The developed U.S. narrative at the initiative of the 'Butenis Chancery' led to formalize policies at the state department level to galvanize the U.S.Tamil Diaspora, UN-New York and UN-Geneva which formed that 'external forces'.
The pro-LTTE Tamil Diaspora was drawn into the dialogue with the inauguration of the Global Diaspora Forum in May 2011 under the auspices of the state department. Under this forum The International Diaspora Engagement Alliance (idEA) was initiated to promote and support Diaspora-centered initiative such as diplomacy among other issues.
Through the International Diaspora Engagement Alliance the state department is seeking the ideas of the Diaspora elements domiciled in the U.S. and get the benefit of their experience and insight. Secretary Clinton has reiterated that "We see so many places around the world being torn apart by ethnic, religious, racial, sectarian divides of all kinds."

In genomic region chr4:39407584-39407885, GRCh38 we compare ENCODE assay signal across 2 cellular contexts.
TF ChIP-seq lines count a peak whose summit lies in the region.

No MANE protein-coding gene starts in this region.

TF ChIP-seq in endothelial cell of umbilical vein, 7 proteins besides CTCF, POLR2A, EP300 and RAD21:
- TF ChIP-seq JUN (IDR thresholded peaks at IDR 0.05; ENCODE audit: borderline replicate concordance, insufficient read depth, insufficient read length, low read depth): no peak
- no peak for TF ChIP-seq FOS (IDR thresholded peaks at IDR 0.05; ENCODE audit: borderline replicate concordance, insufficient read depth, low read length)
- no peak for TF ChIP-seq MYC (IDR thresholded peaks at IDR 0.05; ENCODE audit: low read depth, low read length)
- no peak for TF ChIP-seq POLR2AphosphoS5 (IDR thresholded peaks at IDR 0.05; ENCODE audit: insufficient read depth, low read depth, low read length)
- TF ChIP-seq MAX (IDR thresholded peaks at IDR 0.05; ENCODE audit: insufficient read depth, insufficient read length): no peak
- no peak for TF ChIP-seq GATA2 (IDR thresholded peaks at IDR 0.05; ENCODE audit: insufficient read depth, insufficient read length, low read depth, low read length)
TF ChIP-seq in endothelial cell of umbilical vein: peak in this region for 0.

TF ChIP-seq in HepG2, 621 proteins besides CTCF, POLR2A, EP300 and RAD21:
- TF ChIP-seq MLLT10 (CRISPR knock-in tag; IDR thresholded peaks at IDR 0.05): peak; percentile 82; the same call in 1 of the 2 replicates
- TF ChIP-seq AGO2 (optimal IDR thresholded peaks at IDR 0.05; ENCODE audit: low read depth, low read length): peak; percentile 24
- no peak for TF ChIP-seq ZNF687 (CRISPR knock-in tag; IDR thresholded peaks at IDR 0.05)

Secretary Clinton addressing the July 25 session of the Second Annual Global Diaspora in Washington remarked "We have focused in on the importance of our own diaspora to our efforts here at the State Department. But we can’t do this without your constructive criticism, your ideas, your support. And I hope that out of this forum we will get many, many more ideas. And all the ones that I’ve mentioned today you will learn about and come up with your own, because we have to send a clear, unmistakable call to action to people everywhere. They really can have a better life; they really can see their children do better than they have done; they really can live in peace, one with the other."
Ambassador Patricia Butenis who is scheduled to complete her assignment in Colombo soon was using her diplomatic skills differently in Sri Lanka in contrast to her pugnacious performance in Bangladesh.
Her initiative brought a global network into action, external forces created by American diplomacy, an essential conglomerate in the opinion of US foreign service officers and state department officials to push the Rajapaksa administration from its state of inertia.
- Asian Tribune –